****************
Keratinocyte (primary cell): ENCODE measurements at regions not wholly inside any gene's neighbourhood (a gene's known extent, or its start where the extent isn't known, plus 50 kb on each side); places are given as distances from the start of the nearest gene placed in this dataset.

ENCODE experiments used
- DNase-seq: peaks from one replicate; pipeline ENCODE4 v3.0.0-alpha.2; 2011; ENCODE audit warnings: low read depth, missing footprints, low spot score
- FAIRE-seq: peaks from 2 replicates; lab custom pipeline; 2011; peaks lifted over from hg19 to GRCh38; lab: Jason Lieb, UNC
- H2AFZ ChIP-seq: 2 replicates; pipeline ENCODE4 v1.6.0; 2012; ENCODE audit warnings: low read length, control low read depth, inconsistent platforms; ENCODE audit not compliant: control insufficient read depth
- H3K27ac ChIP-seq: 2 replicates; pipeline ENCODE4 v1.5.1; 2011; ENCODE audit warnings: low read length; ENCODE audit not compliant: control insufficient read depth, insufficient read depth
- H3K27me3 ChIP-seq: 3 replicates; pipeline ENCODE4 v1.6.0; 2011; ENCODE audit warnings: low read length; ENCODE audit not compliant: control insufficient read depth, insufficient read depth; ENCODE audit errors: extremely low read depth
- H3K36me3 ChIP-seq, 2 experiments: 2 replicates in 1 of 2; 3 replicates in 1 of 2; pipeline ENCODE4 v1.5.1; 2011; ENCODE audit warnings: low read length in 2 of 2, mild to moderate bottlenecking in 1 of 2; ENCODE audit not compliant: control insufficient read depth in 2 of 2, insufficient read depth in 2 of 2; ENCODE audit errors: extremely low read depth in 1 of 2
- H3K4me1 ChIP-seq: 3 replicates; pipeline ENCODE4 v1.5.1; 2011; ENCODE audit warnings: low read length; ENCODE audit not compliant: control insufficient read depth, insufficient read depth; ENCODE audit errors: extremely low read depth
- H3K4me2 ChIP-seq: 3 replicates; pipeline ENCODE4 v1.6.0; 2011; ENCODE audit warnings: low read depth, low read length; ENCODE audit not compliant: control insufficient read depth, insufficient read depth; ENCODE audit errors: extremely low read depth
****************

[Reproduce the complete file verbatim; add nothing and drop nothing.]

Keratinocyte (primary cell): ENCODE measurements at regions not wholly inside any gene's neighbourhood (a gene's known extent, or its start where the extent isn't known, plus 50 kb on each side); places are given as distances from the start of the nearest gene placed in this dataset.

ENCODE experiments used
- DNase-seq: peaks from one replicate; pipeline ENCODE4 v3.0.0-alpha.2; 2011; ENCODE audit warnings: low read depth, missing footprints, low spot score
- FAIRE-seq: peaks from 2 replicates; lab custom pipeline; 2011; peaks lifted over from hg19 to GRCh38; lab: Jason Lieb, UNC
- H2AFZ ChIP-seq: 2 replicates; pipeline ENCODE4 v1.6.0; 2012; ENCODE audit warnings: low read length, control low read depth, inconsistent platforms; ENCODE audit not compliant: control insufficient read depth
- H3K27ac ChIP-seq: 2 replicates; pipeline ENCODE4 v1.5.1; 2011; ENCODE audit warnings: low read length; ENCODE audit not compliant: control insufficient read depth, insufficient read depth
- H3K27me3 ChIP-seq: 3 replicates; pipeline ENCODE4 v1.6.0; 2011; ENCODE audit warnings: low read length; ENCODE audit not compliant: control insufficient read depth, insufficient read depth; ENCODE audit errors: extremely low read depth
- H3K36me3 ChIP-seq, 2 experiments: 2 replicates in 1 of 2; 3 replicates in 1 of 2; pipeline ENCODE4 v1.5.1; 2011; ENCODE audit warnings: low read length in 2 of 2, mild to moderate bottlenecking in 1 of 2; ENCODE audit not compliant: control insufficient read depth in 2 of 2, insufficient read depth in 2 of 2; ENCODE audit errors: extremely low read depth in 1 of 2
- H3K4me1 ChIP-seq: 3 replicates; pipeline ENCODE4 v1.5.1; 2011; ENCODE audit warnings: low read length; ENCODE audit not compliant: control insufficient read depth, insufficient read depth; ENCODE audit errors: extremely low read depth
- H3K4me2 ChIP-seq: 3 replicates; pipeline ENCODE4 v1.6.0; 2011; ENCODE audit warnings: low read depth, low read length; ENCODE audit not compliant: control insufficient read depth, insufficient read depth; ENCODE audit errors: extremely low read depth